Saudi Arabia plans to almost double the size of its stock market, among the most closed in the world, by adding dozens of companies and making it easier for foreigners to invest.
The kingdom aims to attract privately owned firms to list while privatization by the government will also boost the market, said Mohammed Al-Jadaan, chairman of the Capital Market Authority, the country’s regulator. The Tadawul All Share Index will increase to 250 companies from about 170 now and its $380 billion market capitalization will grow to match the size of Saudi gross domestic product within seven years, he said.
The government wants to “make sure that the market becomes a real representative of the economy in terms of size,” Al-Jadaan said at the royal compound in Riyadh. The current value of listed companies stands at about 57 percent of GDP, he said.
The ambitious plan is part of an unprecedented overhaul of the Saudi economy, the largest in the Middle East, to wean the country off oil. It’s being driven by Deputy Crown Prince Mohammed bin Salman and was outlined in a five-hour interview with Bloomberg News last week.
The project includes the initial public offering of a small stake in oil giant Aramco, the creation of the world’s largest sovereign wealth fund and new budget measures that would raise at least an extra $100 billion a year by 2020, more than tripling non-oil income compared with now.
Developing the equity and debt markets by adding new listings and products is key to helping bring money into the economy. As well as broadening the stock index, the Capital Market Authority also plans to foster derivatives trading, the debt market and introduce real estate investment trusts, Al-Jadaan said.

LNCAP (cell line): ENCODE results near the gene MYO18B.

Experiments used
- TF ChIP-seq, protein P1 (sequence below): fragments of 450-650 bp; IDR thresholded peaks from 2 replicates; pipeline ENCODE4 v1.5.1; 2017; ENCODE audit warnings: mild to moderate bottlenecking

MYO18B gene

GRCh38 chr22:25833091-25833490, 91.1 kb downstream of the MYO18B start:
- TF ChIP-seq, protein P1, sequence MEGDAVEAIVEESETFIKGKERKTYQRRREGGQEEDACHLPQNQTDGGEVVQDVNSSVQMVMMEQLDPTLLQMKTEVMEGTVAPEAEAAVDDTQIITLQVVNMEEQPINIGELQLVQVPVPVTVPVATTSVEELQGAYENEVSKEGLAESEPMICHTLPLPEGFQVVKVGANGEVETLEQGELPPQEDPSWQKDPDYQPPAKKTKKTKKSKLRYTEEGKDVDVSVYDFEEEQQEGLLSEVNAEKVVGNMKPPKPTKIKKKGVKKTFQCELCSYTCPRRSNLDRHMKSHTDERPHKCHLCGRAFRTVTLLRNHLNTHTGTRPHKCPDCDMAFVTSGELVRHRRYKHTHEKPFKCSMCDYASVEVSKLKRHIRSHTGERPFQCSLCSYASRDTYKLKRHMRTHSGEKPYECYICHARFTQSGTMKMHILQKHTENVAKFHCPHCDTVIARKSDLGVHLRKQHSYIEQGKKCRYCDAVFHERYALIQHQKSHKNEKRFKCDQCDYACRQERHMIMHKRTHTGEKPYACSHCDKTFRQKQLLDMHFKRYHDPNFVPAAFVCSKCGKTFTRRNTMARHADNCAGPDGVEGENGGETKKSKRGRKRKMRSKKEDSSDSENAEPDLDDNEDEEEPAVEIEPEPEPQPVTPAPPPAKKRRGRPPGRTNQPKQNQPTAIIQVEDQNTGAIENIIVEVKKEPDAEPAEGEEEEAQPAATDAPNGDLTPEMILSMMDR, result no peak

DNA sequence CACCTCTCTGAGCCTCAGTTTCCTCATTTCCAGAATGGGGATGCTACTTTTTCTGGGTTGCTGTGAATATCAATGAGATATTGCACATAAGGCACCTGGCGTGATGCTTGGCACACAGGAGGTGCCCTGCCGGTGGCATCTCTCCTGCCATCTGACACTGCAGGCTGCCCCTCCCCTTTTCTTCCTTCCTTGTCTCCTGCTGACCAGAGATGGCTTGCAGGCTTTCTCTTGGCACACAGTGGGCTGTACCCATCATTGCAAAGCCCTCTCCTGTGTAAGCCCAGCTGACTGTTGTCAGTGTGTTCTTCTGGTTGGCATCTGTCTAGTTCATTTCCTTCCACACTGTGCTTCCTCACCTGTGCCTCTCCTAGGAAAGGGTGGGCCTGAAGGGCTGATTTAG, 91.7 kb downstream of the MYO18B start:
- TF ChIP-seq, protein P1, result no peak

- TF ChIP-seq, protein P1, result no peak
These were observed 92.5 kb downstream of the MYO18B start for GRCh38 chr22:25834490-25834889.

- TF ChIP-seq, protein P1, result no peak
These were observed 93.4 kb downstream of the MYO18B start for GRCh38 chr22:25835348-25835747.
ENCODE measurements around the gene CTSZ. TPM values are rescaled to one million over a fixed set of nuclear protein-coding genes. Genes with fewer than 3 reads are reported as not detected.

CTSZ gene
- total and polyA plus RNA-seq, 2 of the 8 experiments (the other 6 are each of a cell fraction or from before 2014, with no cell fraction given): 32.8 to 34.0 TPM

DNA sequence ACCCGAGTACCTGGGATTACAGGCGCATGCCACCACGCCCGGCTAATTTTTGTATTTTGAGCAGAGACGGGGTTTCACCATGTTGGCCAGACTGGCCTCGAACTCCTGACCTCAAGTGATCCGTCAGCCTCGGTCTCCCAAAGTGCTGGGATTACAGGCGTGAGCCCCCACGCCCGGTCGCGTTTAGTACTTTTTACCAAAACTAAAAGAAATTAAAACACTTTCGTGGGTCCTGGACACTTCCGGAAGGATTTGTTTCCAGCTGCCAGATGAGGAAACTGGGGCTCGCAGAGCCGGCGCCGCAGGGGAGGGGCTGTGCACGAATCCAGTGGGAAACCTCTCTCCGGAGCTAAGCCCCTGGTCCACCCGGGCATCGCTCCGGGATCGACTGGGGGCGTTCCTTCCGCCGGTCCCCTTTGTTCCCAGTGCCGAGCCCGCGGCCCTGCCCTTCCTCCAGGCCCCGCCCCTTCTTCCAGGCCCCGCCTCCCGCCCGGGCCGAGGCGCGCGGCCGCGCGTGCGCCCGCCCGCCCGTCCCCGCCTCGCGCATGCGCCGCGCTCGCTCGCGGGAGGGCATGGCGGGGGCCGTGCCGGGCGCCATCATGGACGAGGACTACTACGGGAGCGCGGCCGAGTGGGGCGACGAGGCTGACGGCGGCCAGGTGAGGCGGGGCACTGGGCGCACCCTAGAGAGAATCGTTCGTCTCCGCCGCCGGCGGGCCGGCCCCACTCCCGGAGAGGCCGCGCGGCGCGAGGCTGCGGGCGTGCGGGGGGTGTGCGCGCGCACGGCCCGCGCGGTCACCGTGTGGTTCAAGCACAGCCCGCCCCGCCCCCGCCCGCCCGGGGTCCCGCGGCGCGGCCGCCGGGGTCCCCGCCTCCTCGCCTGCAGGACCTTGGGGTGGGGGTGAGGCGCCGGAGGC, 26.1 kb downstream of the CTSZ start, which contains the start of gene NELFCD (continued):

“The market is undergoing massive reforms to facilitate inflows into the kingdom, with the Tadawul playing a great conduit for channeling foreign investment,” said Rami Sidani, who helps manage $1.4 billion in stocks as the head of frontier investments at Schroders Plc in Dubai. “Aggressive privatization is important to help the economy diversify away from oil.”
The Tadawul Index jumped the most since March 17 on Monday, gaining 1.4 percent. It fell 0.3 percent at 12:13 p.m. in Riyadh.
While OPEC’s biggest oil exporter is gradually removing barriers to the market, there’s hardly been a stampede. Since opening it to direct foreign investment in June, subject to strict rules, 11 overseas investors have received licenses as qualified financial institutions to trade in the market, Al-Jadaan said.
All foreign investors — including strategic partners and those using swaps — bought stocks valued at 3.2 billion riyals ($853 million) in March, according to data on the stock exchange website. That means their ownership stood at 4.4 percent of total market capitalization. Those with QFI licenses bought about 67 million riyals.
The new model for Saudi capitalism is designed to change that.
The Capital Markets Authority is planning derivatives to have a “vibrant and sophisticated” market and rules for REITs are scheduled by the end of this year, Al-Jadaan said. There are also plans for a secondary stock exchange for small and medium-sized enterprises that will be limited to “sophisticated investors,” he said.
“Currently, we have only the equity market as the really strong market,” he said. “We need to develop the debt side.”
Introducing derivatives would improve the efficiency of the market and allow investors to hedge risk while adding debt products would given them more choice, said Muhammad Faisal Potrik, the head of research at Riyad Capital.
“Our outlook for the market is positive for the long term based on these developments, although markets may remain volatile in the short-term on oil price movement,” he said.